“A Most Glorious Mystery”
The Transfiguration of Our Lord, February 11, 2018
A Most Glorious Mystery
Text: Mark 9:2–9
“History for two thousand, Alex.” “This John, born in Antioch in 347 AD, has attributed to him the last name that means, ‘Golden-mouthed.’” The answer? “Who is John Chrysostom?” John was a common name, but this John was not common. He prepared for a career in law. But at the age of 23, John learned about Christ, was baptized, and abandoned the law in favor of service to the Savior. From the pulpit, he was such a good preacher that his reputation went all throughout the Christian world. His popularity earned him election as the Patriarch of Constantinople, from which he launched a crusade against greed among the members of the Church. John’s sermons and letters, liturgical works, and Bible commentaries were so great that when he died, John was given the last name, Chrysostomos or Chrysostom, which in Greek means the “golden-mouthed.” And we’ll get back to him in a minute.
Today is the Transfiguration of Our Lord, the final Sunday before Lent, and one of the best moments of the Gospels. It’s really the culmination of everything that began with the birth of Jesus on Christmas. Concerning the transfiguration, the apostle John ties it to the Lord’s birth: “And the Word became flesh and dwelt among us (Christmas), and we have seen his glory, glory as of the only Son from the Father, full of grace and truth (Transfiguration)” (Jn 1:14, parenthetical information added). Peter refers to the Transfiguration in his epistle too: “We were eyewitnesses of his majesty. For when he received honor and glory from God the Father, and the voice was borne to him by the Majestic Glory, ‘This is my beloved Son, with whom I am well pleased,’ we ourselves heard this very voice borne from heaven, for we were with him on the holy mountain” (2 Pet 1:16–18).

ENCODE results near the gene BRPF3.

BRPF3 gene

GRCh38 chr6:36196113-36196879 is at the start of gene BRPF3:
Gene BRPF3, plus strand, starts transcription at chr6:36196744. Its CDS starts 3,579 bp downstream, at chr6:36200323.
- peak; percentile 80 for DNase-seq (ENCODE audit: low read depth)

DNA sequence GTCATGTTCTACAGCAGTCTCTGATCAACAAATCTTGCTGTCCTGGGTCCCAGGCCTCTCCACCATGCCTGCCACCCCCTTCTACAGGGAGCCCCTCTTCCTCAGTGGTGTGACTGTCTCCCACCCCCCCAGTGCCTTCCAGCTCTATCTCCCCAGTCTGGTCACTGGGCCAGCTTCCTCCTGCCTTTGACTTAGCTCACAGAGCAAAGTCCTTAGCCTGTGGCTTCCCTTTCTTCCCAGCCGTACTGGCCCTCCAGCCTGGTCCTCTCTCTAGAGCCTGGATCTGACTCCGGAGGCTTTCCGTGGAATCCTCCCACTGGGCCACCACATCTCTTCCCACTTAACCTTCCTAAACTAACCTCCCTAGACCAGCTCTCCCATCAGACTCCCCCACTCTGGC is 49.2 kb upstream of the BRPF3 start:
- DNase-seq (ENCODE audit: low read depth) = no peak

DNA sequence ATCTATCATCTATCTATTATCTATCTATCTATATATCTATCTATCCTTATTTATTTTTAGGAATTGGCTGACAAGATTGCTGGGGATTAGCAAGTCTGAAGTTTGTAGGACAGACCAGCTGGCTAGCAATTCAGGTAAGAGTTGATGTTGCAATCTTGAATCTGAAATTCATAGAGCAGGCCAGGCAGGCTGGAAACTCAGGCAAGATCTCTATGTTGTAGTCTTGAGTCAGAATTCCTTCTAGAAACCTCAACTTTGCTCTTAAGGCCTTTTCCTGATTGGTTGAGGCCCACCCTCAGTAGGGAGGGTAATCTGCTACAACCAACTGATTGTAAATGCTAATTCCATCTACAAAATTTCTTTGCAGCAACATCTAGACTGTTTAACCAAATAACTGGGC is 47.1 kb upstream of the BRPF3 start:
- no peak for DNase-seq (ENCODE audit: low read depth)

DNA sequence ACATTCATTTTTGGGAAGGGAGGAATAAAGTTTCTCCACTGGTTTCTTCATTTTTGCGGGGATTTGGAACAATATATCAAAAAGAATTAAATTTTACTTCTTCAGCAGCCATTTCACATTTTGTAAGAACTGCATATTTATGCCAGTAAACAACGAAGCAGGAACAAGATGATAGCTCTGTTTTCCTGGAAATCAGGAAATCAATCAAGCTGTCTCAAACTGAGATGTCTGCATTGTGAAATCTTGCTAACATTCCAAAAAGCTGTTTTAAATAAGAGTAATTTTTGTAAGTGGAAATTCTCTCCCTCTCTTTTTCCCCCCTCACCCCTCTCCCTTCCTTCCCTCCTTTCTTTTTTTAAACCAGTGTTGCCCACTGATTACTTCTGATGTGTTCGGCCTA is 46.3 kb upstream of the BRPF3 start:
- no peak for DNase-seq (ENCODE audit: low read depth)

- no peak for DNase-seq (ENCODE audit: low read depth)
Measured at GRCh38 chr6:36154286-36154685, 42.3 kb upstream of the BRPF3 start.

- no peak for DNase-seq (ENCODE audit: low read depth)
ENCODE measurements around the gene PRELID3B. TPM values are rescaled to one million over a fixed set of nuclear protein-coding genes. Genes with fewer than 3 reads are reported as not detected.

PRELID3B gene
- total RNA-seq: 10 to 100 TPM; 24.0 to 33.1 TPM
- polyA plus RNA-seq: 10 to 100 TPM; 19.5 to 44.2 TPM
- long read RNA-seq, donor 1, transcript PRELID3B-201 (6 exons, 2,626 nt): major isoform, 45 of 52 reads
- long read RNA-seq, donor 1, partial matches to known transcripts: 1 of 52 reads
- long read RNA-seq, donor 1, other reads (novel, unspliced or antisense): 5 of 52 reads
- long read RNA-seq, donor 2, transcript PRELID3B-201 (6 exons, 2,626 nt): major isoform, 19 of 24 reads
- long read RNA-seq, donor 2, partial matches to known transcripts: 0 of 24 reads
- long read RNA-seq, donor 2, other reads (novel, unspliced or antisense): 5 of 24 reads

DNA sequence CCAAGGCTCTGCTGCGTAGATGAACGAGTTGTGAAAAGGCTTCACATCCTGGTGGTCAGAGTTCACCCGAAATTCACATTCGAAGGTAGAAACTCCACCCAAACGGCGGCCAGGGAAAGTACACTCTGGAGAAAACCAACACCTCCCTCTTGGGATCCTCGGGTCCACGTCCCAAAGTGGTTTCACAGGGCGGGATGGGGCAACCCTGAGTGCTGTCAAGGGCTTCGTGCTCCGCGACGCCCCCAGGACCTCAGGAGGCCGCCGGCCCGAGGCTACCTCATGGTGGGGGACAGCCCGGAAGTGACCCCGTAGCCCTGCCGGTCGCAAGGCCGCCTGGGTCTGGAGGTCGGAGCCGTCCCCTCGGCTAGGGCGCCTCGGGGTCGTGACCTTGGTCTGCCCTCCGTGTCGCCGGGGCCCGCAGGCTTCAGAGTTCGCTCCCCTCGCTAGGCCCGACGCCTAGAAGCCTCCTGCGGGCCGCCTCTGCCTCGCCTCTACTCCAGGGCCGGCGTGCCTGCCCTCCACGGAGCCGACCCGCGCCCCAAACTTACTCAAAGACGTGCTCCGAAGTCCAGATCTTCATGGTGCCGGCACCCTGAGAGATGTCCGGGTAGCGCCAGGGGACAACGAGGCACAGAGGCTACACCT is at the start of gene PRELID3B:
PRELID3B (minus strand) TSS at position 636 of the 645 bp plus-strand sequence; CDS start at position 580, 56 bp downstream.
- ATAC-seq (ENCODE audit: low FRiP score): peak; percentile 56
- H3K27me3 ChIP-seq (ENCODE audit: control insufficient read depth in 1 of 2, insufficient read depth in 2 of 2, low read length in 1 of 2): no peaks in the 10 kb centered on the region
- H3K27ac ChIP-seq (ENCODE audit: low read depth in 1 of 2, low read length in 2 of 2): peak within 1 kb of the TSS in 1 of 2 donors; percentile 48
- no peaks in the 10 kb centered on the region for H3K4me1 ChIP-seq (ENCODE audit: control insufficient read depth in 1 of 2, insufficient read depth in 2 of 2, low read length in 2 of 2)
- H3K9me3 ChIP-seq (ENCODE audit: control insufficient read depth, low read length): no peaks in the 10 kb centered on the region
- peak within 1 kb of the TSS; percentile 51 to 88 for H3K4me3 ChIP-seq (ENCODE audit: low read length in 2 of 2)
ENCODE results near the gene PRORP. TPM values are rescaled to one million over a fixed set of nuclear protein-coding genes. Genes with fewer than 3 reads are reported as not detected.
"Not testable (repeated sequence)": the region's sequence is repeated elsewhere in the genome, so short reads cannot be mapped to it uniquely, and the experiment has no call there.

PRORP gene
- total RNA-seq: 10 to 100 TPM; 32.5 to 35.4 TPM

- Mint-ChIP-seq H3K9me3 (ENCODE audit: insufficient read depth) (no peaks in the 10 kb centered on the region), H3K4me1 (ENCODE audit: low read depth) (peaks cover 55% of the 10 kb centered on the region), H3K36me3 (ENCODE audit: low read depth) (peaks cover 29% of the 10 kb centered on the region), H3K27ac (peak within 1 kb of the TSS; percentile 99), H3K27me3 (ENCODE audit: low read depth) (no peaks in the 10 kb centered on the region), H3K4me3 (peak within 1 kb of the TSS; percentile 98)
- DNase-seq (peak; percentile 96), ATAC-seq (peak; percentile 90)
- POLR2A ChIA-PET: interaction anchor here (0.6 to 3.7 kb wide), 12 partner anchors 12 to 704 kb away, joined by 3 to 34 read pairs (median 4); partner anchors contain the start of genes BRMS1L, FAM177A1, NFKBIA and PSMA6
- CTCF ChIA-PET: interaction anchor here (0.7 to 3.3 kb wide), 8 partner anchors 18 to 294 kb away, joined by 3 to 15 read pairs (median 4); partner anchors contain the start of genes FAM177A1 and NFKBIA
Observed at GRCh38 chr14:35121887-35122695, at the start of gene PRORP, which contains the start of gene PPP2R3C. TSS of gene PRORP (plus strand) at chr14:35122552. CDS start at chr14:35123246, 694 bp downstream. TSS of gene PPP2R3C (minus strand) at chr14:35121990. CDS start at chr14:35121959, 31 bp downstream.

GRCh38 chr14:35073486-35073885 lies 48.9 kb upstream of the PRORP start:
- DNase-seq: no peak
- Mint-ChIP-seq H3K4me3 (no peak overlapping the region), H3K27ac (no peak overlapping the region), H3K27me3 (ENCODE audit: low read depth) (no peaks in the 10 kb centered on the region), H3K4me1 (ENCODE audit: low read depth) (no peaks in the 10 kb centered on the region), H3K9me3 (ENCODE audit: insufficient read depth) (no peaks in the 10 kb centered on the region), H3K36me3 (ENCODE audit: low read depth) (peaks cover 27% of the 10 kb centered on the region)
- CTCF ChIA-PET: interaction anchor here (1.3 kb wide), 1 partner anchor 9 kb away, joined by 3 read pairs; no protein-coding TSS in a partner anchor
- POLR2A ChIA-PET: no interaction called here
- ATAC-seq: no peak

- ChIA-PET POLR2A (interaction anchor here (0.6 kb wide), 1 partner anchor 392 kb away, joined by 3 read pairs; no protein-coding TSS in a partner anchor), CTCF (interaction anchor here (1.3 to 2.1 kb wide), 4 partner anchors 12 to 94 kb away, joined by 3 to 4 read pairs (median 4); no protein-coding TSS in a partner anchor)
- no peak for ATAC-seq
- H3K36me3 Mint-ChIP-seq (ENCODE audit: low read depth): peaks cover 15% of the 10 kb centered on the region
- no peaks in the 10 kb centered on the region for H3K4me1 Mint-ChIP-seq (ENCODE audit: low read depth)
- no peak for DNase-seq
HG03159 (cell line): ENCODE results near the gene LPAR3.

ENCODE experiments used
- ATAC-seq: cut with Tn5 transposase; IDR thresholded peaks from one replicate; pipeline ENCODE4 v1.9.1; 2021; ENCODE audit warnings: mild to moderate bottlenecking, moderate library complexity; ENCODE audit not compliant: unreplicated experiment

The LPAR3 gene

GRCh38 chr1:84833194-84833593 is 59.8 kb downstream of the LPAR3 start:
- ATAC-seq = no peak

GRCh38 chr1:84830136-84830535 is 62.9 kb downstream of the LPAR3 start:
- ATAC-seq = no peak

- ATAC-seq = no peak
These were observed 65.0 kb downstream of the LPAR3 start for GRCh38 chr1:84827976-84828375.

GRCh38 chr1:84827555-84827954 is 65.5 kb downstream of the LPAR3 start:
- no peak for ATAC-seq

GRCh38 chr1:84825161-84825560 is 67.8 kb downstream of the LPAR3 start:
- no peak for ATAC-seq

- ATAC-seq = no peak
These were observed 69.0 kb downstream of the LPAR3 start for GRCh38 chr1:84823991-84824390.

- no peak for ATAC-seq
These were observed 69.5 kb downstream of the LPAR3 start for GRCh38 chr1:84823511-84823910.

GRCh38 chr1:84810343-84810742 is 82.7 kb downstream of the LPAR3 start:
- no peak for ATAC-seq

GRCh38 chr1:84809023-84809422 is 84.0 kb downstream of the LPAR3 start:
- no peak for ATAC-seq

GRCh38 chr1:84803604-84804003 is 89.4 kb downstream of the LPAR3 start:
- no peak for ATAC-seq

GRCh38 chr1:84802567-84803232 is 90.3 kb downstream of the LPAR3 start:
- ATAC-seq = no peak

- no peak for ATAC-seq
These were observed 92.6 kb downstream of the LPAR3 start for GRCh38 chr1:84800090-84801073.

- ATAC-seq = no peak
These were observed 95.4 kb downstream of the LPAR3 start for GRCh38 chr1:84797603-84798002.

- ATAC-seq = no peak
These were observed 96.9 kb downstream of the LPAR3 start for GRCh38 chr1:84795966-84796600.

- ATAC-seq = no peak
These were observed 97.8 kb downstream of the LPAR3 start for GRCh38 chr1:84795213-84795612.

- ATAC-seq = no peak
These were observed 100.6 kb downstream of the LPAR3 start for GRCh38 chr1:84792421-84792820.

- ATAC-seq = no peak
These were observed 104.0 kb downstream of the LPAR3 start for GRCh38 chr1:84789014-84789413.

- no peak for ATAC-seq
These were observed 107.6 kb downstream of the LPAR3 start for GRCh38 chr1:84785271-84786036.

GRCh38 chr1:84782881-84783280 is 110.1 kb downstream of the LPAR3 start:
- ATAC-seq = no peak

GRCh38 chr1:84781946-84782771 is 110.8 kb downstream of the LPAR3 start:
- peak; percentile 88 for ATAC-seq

St. John Chrysostom understood this mountaintop experience, even though he lived centuries afterward. And he wrote about it. Your sermon title here today is something John wrote regarding our Gospel reading today: “A Strange and Most Glorious Mystery Do I See.”
When Jesus led Peter, James, and John up on that high mountain by themselves, what did they see? Our Gospel says, “He was transfigured before them, and his clothes became radiant, intensely white, as no one on earth could bleach them. And there appeared to them Elijah with Moses, and they were talking with Jesus” (vv 2–4). We can only imagine what it must have been like for those three. What those apostles got was literally a glimpse of heaven. They saw that day what Jesus, Moses, and Elijah look like in heaven.
To see their friend Jesus literally glowing from His face and His body was a sight they could never forget. Then, to see Him conversing with Moses and Elijah in their glorified state was the kind of thing, the kind of perk, if you will, that the apostles thought they would get from hanging around with Jesus. This was quite a thing that they got to see.
Now if you have ever wondered why Jesus was on that mountain with Moses and Elijah, I have an answer for you. Moses, because of his own disobedience, died in the wilderness of Sinai without crossing the Jordan into the Promised Land. His death in the wilderness signifies that no one, not even Moses, can be saved before God by the works of the Law. Yet, here is Moses, glorified in heaven with the Messiah.
And Elijah, that prophet who restored to Israel the worship of the true God, he was carried away from this world in a flaming chariot, signifying salvation by grace alone through faith alone in the coming Jesus Christ alone. There is big theology behind those two standing there with Jesus.
Having noted that, I remind you this is everything the disciples hoped for in their Lord Jesus. So, it’s no wonder that Peter cries out with joy, “Rabbi, it is good that we are here” (v 5).
But then something happened that changed the enthusiasm of those apostles: “A cloud overshadowed them, and a voice came out of the cloud, ‘This is my beloved Son; listen to him’” (v 7). The account in Matthew 17 adds that “when the disciples heard this, they fell on their faces and were terrified” (Mt 17:6).
Why did their joy turn to fear? The same thing was experienced by the prophet Isaiah when he came into the full presence of God: “I saw the Lord sitting upon a throne, high and lifted up; and the train of his robe filled the temple. Above him stood the seraphim. . . . And one called to another and said: ‘Holy, holy, holy is the Lord of hosts; the whole earth is full of his glory!’ And the foundations of the thresholds shook at the voice of him who called, and the house was filled with smoke. And I said: ‘Woe is me! For I am lost; for I am a man of unclean lips, and I dwell in the midst of a people of unclean lips; for my eyes have seen the King, the Lord of hosts!’” (Is 6:1–5).